Shaq Mason also had a rough game, allowing a run stuff, three pressures, a hit, and two sacks, getting plowed over by Grady Jarrett and Courtney Upshaw for sacks. Mason had so much trouble that his jersey was stained blue from the amount of time he spent on his back.
■ Although the Falcons didn’t blitz until the 21st snap of the game, they twisted and stunted all night long, and the Patriots struggled to pick them up — until the fourth quarter, when magically, everything fell into place. Jarrett was unblockable for much of the night, with his three sacks matching his total from the first 18 games this season (though one was a coverage sack). He also had three pressures and a QB hit. Freeney, meanwhile, had a sack, two hits and four pressures.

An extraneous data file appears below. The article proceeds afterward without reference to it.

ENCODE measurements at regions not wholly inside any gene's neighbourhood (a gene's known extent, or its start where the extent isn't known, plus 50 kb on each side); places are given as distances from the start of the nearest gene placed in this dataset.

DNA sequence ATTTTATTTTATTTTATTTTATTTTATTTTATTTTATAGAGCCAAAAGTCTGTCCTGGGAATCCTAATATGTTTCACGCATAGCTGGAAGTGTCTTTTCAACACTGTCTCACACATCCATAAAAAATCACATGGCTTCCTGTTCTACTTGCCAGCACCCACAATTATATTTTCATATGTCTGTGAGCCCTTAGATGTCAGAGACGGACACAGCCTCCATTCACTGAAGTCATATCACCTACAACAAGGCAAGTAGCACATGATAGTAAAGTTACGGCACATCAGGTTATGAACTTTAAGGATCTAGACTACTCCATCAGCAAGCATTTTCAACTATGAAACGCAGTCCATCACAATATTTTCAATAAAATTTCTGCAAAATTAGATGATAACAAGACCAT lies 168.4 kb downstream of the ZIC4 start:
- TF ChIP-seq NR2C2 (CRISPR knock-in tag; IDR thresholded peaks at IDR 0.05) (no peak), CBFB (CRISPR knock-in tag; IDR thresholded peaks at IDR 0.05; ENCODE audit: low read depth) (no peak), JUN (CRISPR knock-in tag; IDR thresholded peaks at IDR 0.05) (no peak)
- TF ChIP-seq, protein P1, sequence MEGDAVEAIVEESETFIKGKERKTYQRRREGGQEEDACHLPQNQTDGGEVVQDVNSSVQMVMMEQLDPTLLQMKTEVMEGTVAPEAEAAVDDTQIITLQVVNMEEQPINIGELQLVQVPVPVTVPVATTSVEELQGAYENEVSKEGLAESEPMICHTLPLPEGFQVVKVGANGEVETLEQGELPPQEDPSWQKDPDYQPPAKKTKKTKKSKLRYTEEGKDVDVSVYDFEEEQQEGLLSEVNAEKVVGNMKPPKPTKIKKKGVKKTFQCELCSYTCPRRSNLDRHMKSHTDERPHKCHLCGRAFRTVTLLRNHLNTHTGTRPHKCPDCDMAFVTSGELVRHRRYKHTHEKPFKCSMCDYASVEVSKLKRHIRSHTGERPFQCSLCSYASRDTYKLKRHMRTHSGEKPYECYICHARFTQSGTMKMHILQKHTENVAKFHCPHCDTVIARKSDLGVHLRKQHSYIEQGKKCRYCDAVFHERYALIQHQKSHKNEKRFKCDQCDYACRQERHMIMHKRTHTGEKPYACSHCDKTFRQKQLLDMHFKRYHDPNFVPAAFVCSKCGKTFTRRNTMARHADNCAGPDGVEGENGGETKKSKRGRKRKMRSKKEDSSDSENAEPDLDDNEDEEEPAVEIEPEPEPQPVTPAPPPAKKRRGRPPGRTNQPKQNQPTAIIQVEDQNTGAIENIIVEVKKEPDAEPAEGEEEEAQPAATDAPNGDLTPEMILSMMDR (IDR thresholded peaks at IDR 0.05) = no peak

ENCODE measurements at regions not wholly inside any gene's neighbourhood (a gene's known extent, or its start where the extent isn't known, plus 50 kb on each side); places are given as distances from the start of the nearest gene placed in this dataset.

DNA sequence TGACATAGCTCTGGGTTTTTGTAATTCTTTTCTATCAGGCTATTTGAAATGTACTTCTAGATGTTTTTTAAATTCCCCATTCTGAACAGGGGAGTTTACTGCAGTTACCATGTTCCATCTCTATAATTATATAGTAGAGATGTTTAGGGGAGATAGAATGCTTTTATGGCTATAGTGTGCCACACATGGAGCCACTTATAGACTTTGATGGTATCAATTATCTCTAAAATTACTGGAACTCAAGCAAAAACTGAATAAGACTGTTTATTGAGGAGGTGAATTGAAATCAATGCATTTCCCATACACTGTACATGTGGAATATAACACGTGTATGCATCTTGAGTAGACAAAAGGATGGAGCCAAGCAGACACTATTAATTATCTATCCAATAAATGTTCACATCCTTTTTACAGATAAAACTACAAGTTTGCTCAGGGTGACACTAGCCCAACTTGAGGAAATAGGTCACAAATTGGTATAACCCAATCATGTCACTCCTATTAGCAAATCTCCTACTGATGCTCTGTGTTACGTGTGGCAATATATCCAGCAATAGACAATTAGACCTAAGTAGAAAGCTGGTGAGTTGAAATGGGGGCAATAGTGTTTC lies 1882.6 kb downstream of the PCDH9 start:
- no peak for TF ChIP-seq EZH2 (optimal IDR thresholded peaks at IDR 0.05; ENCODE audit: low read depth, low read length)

■ But credit where it’s due — on White’s tying touchdown run, Mason cleared out Tyson Jackson, Marcus Cannon, and Bennett double-teamed Vic Beasley, and Bennett also clipped Keanu Neal to create a hole for White to scamper through.
■ Obviously, the Falcons’ pressure got to Brady, as he seemed skittish in the pocket and rushed several throws in the first half. He could have had a huge catch-and-run to Edelman on a crossing route to the right side, but simply overthrew him.
And Brady never saw Robert Alford lurking behind a linebacker on a slant pass to Amendola. Alford waited until just the right moment to break on the throw, and had an easy catch and return for an 82-yard interception touchdown.